Remembering Elsie Hillman

Philadelphia University teaches our students to be professionals who exercise personal responsibility, ethical action, and support for the community.  Our good friend Elsie Hillman, who passed away on August 4, epitomized these characteristics.  She was a philanthropist and political activist who remained steadfast to her personal convictions and contributed to the greater good.  Her civic contributions included establishing the Republican Future Fund in support of centrist policies and female politicians, establishing the Pennsylvania Center for Women and Politics at Chatham University, opening the Hillman Cancer Center, outreach to victims of AIDS, and more.

I met Elsie when Philadelphia University first sought partners to support the Arlen Specter Center for Public Service.  Elsie had been Senator Specter’s friend through her time as a member of the Republican National Committee and her prominent role in the Republican Party.  She was enthusiastic about the Arlen Specter Center’s mission to promote nonpartisan public service and civil education.  At the time, PhilaU was looking for a climate-controlled location to store the Arlen Specter Collection, which consists of more than 2,700 containers of papers, photos, audio and video materials, and memorabilia.  Elsie wasted no time in fostering a partnership between PhilaU and the University of Pittsburgh, and now Pitt’s University Library System has organized and will store the collection for 30 years, with much of it being digitized for educational use.

Elsie also made a number of additional key introductions at that time in support of the Arlen Specter Center.  We were introduced to Terry Miller, the director of Pitt’s Institute of Politics, and then-Chancellor Mark A. Nordenberg, who now also works with the Institute of Politics.  Ms. Miller and Mr. Nordenberg were valuable resources in planning for the Arlen Specter Center.  We also met Dana Brown, Executive Director of the Pennsylvania Center for Women and Politics.  Thanks to this introduction, the Arlen Specter Center and the Pennsylvania Center for Women and Politics will collaborate on events in 2015 and 2016.  We are thrilled that we will be able to engage with one of Elsie’s most important projects.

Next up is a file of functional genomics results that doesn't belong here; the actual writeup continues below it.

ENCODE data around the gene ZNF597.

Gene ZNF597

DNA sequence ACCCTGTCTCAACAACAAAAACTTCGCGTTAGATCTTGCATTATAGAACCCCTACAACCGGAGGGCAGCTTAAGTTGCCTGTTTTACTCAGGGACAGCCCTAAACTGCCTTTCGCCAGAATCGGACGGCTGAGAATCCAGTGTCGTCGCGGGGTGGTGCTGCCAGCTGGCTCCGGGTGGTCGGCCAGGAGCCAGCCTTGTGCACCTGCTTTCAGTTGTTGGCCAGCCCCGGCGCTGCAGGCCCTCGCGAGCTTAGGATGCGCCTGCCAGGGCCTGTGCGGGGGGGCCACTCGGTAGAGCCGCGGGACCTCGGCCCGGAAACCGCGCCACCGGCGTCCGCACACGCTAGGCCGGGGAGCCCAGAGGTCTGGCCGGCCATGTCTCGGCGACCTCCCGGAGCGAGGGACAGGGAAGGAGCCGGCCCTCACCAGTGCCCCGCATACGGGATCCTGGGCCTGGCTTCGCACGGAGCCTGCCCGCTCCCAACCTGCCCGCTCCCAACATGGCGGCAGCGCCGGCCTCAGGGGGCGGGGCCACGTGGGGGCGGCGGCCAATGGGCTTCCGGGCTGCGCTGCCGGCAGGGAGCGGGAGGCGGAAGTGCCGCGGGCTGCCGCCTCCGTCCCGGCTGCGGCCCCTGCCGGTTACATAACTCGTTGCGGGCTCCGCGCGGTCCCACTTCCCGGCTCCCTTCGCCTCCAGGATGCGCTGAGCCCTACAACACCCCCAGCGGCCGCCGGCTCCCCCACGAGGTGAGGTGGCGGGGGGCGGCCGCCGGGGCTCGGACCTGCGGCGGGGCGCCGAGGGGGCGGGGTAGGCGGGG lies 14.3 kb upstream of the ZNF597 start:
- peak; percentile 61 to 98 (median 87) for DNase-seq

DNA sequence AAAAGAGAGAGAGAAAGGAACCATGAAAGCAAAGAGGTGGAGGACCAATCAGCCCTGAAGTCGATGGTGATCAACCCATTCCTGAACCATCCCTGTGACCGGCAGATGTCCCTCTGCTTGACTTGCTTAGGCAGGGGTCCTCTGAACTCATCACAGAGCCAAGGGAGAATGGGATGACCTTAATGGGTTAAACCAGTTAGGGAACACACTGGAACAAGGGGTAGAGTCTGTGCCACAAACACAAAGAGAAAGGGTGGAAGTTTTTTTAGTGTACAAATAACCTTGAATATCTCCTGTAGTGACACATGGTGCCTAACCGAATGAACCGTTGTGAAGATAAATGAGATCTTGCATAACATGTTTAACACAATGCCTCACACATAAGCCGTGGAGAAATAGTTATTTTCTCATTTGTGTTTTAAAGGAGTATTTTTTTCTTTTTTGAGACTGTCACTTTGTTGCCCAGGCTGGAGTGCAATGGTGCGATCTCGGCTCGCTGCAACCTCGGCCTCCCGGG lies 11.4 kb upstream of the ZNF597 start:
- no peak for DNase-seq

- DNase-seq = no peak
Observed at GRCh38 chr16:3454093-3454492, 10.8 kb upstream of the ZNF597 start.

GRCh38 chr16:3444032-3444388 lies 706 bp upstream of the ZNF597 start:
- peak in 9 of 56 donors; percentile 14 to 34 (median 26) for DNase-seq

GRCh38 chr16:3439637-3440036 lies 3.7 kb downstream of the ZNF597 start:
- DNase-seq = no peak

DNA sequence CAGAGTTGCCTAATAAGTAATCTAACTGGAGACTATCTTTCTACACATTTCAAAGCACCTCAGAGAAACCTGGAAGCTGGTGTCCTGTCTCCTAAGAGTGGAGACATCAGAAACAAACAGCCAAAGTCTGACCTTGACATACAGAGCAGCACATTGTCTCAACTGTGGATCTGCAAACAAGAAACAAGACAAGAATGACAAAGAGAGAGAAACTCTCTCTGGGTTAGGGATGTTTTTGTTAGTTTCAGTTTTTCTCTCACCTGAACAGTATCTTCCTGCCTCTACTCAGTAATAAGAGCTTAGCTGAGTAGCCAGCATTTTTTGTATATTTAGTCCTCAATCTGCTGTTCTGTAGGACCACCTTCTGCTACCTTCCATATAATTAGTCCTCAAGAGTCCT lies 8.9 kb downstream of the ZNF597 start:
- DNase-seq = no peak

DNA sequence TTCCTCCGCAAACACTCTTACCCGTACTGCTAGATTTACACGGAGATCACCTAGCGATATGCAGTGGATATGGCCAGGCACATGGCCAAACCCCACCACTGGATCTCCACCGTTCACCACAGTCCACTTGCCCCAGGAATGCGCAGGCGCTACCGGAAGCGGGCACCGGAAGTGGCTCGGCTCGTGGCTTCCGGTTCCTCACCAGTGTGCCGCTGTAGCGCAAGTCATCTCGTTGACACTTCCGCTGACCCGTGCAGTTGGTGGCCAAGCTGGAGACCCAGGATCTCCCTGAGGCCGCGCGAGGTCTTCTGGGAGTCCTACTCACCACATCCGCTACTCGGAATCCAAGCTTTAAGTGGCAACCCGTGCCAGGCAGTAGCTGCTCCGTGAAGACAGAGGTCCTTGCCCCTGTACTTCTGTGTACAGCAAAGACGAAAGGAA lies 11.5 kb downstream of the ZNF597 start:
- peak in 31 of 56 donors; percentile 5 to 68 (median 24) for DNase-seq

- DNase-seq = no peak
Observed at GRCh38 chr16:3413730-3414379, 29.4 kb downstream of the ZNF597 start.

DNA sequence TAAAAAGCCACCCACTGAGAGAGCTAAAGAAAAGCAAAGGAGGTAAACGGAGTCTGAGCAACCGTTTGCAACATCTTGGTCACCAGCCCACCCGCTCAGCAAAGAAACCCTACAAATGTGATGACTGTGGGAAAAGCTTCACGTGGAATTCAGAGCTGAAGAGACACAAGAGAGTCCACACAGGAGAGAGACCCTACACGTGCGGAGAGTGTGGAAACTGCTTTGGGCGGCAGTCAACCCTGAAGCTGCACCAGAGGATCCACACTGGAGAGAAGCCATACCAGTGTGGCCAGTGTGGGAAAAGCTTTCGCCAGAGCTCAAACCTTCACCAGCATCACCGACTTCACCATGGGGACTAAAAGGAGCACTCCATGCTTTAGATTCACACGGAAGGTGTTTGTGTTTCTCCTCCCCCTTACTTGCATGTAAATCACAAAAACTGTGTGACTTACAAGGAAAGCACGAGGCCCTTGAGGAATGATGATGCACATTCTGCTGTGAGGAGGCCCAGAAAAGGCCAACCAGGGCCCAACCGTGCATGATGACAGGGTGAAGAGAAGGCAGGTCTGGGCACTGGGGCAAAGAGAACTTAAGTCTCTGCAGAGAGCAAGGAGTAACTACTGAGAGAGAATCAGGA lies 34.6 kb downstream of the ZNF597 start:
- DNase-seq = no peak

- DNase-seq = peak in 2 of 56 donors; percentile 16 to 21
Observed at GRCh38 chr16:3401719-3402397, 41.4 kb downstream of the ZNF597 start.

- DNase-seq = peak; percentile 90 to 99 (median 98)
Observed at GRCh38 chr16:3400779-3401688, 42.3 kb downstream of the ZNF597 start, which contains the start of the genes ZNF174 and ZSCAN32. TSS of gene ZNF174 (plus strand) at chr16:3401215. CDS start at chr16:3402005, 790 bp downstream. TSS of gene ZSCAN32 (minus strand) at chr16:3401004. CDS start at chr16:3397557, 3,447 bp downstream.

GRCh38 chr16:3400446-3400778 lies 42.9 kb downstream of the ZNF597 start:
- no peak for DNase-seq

When we dedicated the Arlen Specter Center for Public Service in September 2014, Elsie flew in from Pittsburgh for the ceremony.  Following the ribbon-cutting, we presented the Center’s two inaugural public service awards.  Physician assistant studies student Emily Reynolds ’16 received the Elsie H. Hillman Award for Student Public Service for her volunteer work with Relay for Life, Colleges Against Cancer, Habitat for Humanity, and Global Medical Brigades in Honduras. Elsie presented Emily the award, and Emily and Elsie both grew emotional as Emily thanked her.

That was the kind of person Elsie was: an engaged investor and philanthropist who cared deeply about her causes and the people she served, all the while being unfailingly polite, sophisticated, charming, funny, and authentic.  She was the perfect embodiment Philadelphia University’s principles, and we have benefited immeasurably from her friendship.  She will be deeply missed and forever remembered.

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Not ‘The New Liberal Arts’

On March 26, The Chronicle Review published a column called “Is ‘Design Thinking’ the New Liberal Arts?”  Natalie Nixon, Ph.D., director of the Strategic Design M.B.A. program, and I have written a response to that column.  It can be found on the Chronicle site here.


To the Editor:

“Is ‘Design Thinking’ the New Liberal Arts?” (The Chronicle Review, April 3) is substantially correct but misses the nuclear core of design thinking as a revolutionary perspective in education.